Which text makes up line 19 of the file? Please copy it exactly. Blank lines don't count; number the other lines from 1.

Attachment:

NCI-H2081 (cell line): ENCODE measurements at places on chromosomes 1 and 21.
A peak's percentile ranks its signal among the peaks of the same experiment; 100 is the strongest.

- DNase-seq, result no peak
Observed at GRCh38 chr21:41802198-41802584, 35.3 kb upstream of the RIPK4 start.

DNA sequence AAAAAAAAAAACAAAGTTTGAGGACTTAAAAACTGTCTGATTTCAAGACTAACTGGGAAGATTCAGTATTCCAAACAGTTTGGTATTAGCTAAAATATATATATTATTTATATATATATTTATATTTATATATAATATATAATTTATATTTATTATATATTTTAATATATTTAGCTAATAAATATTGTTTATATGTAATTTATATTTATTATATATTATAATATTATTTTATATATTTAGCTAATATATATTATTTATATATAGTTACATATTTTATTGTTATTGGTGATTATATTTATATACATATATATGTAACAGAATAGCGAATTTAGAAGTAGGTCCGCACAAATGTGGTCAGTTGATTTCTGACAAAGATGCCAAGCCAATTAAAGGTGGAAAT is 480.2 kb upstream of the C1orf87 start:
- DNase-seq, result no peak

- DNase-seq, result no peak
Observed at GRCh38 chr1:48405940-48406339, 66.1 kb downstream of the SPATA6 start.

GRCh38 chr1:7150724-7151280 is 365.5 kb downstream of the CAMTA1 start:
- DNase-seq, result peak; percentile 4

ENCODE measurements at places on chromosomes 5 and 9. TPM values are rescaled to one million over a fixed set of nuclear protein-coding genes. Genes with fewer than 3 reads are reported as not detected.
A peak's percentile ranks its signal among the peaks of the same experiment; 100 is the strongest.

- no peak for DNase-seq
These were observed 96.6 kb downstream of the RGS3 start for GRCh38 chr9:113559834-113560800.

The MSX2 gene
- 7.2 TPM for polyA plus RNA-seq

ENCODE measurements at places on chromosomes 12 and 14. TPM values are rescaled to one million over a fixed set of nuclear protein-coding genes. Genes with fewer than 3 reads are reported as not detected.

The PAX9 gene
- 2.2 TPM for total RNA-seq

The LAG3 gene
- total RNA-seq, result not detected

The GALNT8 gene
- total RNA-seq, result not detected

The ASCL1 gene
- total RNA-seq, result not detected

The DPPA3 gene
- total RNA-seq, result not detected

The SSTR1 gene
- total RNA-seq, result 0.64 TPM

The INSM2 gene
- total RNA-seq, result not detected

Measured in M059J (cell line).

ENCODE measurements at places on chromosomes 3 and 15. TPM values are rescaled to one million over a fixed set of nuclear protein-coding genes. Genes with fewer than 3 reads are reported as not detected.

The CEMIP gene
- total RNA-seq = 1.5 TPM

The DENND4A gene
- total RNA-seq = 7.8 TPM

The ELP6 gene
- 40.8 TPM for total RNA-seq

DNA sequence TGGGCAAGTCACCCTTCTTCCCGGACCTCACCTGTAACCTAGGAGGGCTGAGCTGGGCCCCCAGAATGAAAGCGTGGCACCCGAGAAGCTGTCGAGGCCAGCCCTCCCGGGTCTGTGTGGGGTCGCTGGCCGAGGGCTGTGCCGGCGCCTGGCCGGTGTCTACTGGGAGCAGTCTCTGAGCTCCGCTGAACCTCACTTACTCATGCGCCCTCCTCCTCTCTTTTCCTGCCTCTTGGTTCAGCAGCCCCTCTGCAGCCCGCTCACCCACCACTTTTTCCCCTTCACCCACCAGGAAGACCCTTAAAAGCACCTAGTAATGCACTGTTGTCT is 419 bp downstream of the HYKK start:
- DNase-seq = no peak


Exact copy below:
- 2.2 TPM for total RNA-seq